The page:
WHEN LIAM SHEEDY last took charge of the Tipperary senior hurlers, Lar Corbett was the star of the show.
The final game of Sheedy’s first tenure as Tipperary boss yielded an All-Ireland senior title in 2010, Corbett ransacked the Kilkenny defence for three goals in that epic decider.
The news of Sheedy’s return to the hotseat was warmly received by the hat-trick hero from that final yet Corbett stresses the requirement for patience and not to expect instant success with the former boss at the helm once more.
“(I’m) delighted to see Liam back but you have to feel sorry for Liam Cahill as well. I think when he’s in charge, whoever he gets with him, it’ll be done 100%. It gave a great lift to Tipperary people when we heard Liam was back in.
“Straight away, people are delighted. When they heard the name Liam Sheedy, heard the name being mentioned and that he was going to be the next Tipperary manager, everyone was delighted. That goes across the county. I haven’t met one person that was disappointed.
“There’s a bit of pressure on Liam and the players as well, people are picturing what he’d done in 2010 as well, to come back and do it again.
“I hope that pressure doesn’t come on straight away. The players are going to need a bit of time. Liam and his backroom team are going to need a bit of time.
Tipperary boss Liam Sheedy speaks with Lar Corbett during the 2009 hurling championship.
Source: James Crombie/INPHO
“You have to remember that time that he left with work commitments and family commitments as well. We would have been all very very disappointed when he left in 2010.
“But we have to remember that work comes first and family comes first as well, and sport probably comes third, and he put all those things first. As he says himself, he’s in a position now, he’s back around the Munster area, he’s in Limerick.
“To manage your county is probably one of the biggest achievement to be able to do in your sport. That itch is going to always be there.”
The notion of current squad members existing in a comfort zone is not once Corbett subscribes to.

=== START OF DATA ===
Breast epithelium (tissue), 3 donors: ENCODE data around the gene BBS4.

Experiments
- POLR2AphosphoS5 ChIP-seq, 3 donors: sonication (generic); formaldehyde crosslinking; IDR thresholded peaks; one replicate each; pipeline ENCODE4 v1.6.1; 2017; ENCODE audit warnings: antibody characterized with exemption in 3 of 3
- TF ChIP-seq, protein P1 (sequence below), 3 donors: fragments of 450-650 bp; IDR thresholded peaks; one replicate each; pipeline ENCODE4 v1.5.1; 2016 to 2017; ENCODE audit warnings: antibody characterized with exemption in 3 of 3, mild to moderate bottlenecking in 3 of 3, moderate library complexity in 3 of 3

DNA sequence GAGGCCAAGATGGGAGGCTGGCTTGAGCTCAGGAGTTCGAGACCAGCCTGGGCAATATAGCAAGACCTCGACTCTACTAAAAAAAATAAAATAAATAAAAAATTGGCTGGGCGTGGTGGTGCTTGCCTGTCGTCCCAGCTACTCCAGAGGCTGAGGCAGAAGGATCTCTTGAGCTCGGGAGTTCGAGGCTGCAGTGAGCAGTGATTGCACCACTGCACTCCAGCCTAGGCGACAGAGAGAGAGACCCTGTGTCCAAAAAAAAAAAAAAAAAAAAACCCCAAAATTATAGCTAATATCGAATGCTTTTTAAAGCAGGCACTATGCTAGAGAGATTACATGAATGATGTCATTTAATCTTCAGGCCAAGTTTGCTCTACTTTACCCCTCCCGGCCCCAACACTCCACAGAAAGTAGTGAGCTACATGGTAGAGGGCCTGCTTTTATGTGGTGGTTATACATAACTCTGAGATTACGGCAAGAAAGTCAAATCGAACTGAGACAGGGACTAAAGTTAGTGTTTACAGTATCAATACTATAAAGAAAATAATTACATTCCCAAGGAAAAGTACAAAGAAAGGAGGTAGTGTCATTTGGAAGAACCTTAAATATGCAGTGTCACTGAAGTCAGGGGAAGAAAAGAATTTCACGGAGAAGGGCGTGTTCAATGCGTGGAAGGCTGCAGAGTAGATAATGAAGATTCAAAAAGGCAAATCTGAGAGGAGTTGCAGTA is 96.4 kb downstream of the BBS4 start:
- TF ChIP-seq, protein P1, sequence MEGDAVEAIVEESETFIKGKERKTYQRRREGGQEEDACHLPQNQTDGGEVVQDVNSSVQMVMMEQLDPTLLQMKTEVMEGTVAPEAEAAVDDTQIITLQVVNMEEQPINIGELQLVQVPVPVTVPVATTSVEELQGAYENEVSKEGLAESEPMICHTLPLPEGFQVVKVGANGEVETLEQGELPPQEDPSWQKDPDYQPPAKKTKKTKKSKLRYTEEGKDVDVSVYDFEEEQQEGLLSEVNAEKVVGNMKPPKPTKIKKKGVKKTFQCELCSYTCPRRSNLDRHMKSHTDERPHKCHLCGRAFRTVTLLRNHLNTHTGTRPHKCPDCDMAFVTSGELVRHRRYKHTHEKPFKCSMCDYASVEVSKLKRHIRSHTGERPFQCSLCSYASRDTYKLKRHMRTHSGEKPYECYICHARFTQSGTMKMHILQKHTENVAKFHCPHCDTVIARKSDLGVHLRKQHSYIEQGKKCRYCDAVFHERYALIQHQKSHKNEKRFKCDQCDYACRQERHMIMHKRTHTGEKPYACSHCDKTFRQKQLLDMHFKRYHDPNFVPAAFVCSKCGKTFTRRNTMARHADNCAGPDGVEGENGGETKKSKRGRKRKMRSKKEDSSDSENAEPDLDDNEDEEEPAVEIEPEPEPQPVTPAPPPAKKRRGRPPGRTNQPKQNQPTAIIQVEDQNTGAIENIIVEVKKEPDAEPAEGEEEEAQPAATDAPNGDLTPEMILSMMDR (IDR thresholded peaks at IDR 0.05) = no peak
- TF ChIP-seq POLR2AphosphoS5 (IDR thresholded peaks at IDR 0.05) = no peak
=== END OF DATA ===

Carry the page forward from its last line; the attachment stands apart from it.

“The guys will definitely know that time runs out because it runs out for everyone. Just to give the lads a bit of time, it’s a good panel of players there, and hopefully the guys coming in from Liam Cahill’s (U21) team blend in.
“I don’t know about lads just being in the comfort zone. I know an awful lot of lads that played with Tipp this year. They’re guys that work hard. I’ll make one prediction next year, for the league matches next year you’ll have an awful lot of Tipperary people going.
“Because they are going to have it in their memory of what happened in 2008, 2009, 2010. So we’ll keep that dream alive. There will be good energy this year. I’m looking forward to the league.”
It’s almost three years since Corbett brought his inter-county hurling career to a close but he is content with family life, club duties with Thurles Sarsfields and cheering on Tipperary from the stands.
Lar Corbett with his daughters after winning the Tipperary county senior hurling final last year.
Source: Cathal Noonan/INPHO
“At the minute I’m 37. I’m going to keep playing anyway, definitely for another few years, because I enjoy it. I’ve never thought about the management side of things.
“The big kick I get out of the club at the minute is, just say there’s 35 lads in the dressing room, 17, 18-year-olds, and you’re having good craic.
“I think it’s very important in life, when things are over, you have to park them. I say that honestly. I really, really enjoyed the time I got from 2000 to 2015.
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“You have to enjoy what’s next. What was next for me was going back to the club. I’ve a wife and three daughters, I love that. So I think, “what’s next?” Don’t ever be looking back.
“I enjoy going to the Tipp matches and I don’t miss it. When I was in the stand in 2016 (at the All-Ireland final), I was delighted to be in the stand part of it.”
Tickets for the Amanda Stapleton Benefit Match between Kilkenny and Tipperary on Saturday 3 November are available to purchase here.
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